As an industrial tradesman (patternmaker) I worked for two companies that tried such incentive systems, and both were very problematic for reasons you seem to anticipate.

The first company's scheme was to offer a bonus to everyone if the overall profit margin rose above a certain level during a given month. It was immediately obvious to everyone but management that we were in a Tragedy of the Commons sort of situation wherein any one employee's failure to exert himself would cancel out the special efforts of others. Furthermore, since employees couldn't peruse the company's books, we had to take management's word on whether that profit margin had been reached. It *never* was. We *never* got a bonus. The scheme may have generated some small, short-term benefit for the company, but in the long term it only created resentment and distrust on all sides. Some suspected that the target profit margin was unrealistic. Others suspected that management was lying about how much money had been earned. Employees who'd tried especially hard to earn the imaginary bonuses felt like chumps.

The second company had a profit sharing arrangement that benefited only employees who'd worked themselves into the unusual position of closely handling a particular customer account, i.e. quoting and billing the work as opposed to simply doing the work. Such employees (and I was one for a while) were in a position to see how very profitable their work was. The owners kept the peace by paying these employees a percentage of the amount they'd billed over a certain baseline hourly rate. This created some resentment between employees, most of whom were never in a position to earn such bonuses. Eventually the company fell on hard times and decided to stop paying those bonuses, which again led employees to resent both management and each other. I haven't worked there for several years, but my understanding is that management continued (in an unstructured, unacknowledged way) to apply extra grease to the palms of some of those especially valuable employees to keep them from leaving.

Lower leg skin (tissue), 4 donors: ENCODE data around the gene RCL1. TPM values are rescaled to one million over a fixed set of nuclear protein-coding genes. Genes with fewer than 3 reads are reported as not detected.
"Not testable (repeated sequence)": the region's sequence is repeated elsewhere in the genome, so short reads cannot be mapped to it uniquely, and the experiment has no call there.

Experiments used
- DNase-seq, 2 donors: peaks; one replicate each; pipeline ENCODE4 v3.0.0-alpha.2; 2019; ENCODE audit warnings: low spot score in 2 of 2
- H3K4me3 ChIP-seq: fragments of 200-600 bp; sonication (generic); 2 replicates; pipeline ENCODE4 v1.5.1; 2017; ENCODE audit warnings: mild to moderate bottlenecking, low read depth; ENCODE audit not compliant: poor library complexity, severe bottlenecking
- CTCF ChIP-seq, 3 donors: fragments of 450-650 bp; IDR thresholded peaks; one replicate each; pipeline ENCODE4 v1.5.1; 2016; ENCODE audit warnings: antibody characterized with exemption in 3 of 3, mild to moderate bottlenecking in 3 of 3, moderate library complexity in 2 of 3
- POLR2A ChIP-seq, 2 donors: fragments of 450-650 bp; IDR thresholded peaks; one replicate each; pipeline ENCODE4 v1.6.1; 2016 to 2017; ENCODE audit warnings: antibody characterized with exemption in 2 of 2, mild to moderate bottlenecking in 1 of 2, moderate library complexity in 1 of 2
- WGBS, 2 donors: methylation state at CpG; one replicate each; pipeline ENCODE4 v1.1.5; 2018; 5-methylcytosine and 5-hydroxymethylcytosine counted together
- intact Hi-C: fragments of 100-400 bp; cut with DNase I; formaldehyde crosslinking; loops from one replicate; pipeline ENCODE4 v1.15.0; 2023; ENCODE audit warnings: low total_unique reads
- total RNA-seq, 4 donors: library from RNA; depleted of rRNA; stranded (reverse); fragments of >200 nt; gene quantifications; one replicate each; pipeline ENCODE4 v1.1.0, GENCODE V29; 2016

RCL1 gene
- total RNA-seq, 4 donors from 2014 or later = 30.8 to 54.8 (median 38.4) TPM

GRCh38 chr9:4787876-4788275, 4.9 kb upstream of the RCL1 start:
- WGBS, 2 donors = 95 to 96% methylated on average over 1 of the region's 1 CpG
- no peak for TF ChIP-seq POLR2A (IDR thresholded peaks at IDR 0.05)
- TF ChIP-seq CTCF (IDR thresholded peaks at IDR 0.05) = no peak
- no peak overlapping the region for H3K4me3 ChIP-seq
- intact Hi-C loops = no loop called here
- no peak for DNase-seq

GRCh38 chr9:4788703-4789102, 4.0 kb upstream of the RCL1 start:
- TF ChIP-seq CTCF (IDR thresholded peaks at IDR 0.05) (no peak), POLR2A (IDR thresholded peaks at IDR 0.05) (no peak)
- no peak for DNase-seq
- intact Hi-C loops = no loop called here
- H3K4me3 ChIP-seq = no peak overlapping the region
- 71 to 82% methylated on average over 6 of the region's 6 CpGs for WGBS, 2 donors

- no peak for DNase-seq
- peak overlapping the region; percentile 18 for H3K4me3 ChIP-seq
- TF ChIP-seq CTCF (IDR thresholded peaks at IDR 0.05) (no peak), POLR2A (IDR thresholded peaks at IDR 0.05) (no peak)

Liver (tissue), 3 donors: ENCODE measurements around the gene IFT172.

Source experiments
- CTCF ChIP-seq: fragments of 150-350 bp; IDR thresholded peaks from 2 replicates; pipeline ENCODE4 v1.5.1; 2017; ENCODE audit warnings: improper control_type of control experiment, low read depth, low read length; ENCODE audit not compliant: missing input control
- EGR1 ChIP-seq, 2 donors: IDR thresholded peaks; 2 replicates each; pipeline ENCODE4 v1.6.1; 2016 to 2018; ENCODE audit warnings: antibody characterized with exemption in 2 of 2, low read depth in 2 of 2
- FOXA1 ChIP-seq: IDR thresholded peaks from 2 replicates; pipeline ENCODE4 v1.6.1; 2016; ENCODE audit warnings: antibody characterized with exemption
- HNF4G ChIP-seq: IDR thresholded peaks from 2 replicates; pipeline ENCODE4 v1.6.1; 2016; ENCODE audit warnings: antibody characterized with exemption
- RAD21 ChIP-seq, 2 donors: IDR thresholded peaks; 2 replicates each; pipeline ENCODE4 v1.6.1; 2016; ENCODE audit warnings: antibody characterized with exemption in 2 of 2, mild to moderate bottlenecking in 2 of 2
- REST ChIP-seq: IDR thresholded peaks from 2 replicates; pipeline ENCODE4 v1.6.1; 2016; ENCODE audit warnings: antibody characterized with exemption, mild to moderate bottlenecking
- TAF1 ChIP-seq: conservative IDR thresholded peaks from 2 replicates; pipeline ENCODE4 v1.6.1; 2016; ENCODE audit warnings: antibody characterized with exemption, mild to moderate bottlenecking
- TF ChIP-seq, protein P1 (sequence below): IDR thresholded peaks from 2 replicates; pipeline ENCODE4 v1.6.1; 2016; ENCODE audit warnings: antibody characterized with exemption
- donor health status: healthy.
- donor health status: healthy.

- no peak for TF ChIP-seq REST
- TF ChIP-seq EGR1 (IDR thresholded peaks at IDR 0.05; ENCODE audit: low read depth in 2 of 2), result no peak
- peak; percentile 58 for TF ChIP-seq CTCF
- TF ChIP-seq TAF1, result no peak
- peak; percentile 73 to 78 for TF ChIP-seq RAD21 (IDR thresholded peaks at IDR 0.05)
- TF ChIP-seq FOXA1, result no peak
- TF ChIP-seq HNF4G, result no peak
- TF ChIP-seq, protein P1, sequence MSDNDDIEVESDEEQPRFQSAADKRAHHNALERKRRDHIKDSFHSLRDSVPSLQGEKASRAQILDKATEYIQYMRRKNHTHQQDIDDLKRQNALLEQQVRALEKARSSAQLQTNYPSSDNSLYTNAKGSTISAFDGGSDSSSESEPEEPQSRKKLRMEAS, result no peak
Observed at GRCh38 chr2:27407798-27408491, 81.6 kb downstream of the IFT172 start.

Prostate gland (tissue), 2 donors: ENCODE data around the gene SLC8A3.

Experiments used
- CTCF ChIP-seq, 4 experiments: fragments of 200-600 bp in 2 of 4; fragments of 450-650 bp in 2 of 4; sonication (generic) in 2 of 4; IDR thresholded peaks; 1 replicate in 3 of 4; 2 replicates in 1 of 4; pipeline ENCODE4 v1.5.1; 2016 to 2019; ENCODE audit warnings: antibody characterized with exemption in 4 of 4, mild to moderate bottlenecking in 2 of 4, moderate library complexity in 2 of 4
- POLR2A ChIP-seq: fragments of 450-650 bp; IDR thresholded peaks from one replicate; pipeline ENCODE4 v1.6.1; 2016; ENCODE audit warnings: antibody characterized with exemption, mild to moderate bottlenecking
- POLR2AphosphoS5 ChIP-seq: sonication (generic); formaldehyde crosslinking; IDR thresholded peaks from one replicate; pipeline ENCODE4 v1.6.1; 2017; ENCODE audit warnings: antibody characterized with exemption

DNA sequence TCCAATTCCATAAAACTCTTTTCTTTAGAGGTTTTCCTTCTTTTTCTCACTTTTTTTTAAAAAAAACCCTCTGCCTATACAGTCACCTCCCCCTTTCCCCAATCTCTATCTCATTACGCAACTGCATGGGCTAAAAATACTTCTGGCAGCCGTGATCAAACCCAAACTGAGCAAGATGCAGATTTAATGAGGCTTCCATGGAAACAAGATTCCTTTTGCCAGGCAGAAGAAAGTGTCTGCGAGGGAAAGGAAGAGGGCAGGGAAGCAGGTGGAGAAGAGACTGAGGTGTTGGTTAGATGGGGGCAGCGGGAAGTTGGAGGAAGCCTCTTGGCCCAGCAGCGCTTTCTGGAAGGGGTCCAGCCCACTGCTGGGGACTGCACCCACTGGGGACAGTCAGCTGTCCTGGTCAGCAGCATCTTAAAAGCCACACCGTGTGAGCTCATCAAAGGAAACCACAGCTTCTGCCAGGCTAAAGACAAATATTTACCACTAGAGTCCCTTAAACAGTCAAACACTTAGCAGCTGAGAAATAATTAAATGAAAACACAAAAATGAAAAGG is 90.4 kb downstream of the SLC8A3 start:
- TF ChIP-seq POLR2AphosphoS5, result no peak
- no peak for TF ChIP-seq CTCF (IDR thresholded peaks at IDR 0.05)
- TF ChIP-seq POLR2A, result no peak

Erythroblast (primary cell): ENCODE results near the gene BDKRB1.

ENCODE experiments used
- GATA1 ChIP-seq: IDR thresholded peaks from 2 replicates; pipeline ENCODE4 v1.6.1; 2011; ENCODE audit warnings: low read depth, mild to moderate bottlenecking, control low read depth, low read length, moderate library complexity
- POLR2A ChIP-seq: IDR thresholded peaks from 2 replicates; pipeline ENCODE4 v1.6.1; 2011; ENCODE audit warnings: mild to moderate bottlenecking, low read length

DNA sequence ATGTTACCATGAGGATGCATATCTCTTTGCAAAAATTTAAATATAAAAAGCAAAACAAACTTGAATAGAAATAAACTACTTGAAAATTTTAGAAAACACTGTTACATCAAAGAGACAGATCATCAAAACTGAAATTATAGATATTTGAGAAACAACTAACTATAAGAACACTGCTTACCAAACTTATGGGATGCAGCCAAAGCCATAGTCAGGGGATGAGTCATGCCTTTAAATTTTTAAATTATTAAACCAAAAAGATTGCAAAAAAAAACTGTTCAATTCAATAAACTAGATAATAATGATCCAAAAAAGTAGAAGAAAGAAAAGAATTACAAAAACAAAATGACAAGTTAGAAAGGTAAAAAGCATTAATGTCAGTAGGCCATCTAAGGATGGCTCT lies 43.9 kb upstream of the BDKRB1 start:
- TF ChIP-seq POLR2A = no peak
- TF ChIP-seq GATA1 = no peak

Obviously my experience is not comprehensive, but I do not have warm and fuzzy feelings about such programs.
posted by jon1270 at 3:00 AM on June 7, 2011


A friend of mine was a foreman, and that was how the incentives worked. Every house got X hours of budgeted time, and the foreman got to keep a cut of any extra hours at the end of some reporting period.

What he did for his workers was to use up some of those hours to pay guys for rain days and things like that. May not have been 100% kosher, but it kept people happy.

(The nice thing about that structure as well, was that it reduced the number of extra hours at the end of a project, which reduced the chances estimators would cut their bids on the next projects.)
posted by gjc at 5:56 AM on June 7, 2011


Are you simply looking for a larger slice of the pie? Have you considered other ways to solve these problems?

Well, this idea came up while I was negotiating for a raise. The boss expressed his uneasiness with comitting to higher payroll expenses in the face of more potential economic trouble, and I responded off the cuff with this idea, thinking it might be a fair way to get more compensation in good times without burdening the company in bad times.
posted by contraption at 8:01 AM on June 7, 2011